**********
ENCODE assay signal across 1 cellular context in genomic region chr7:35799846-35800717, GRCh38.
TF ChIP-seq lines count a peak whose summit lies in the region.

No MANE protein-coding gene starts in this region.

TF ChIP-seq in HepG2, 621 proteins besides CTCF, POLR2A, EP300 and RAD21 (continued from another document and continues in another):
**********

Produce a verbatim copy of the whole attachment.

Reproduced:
ENCODE assay signal across 1 cellular context in genomic region chr7:35799846-35800717, GRCh38.
TF ChIP-seq lines count a peak whose summit lies in the region.

No MANE protein-coding gene starts in this region.

TF ChIP-seq in HepG2, 621 proteins besides CTCF, POLR2A, EP300 and RAD21 (continued from another document and continues in another):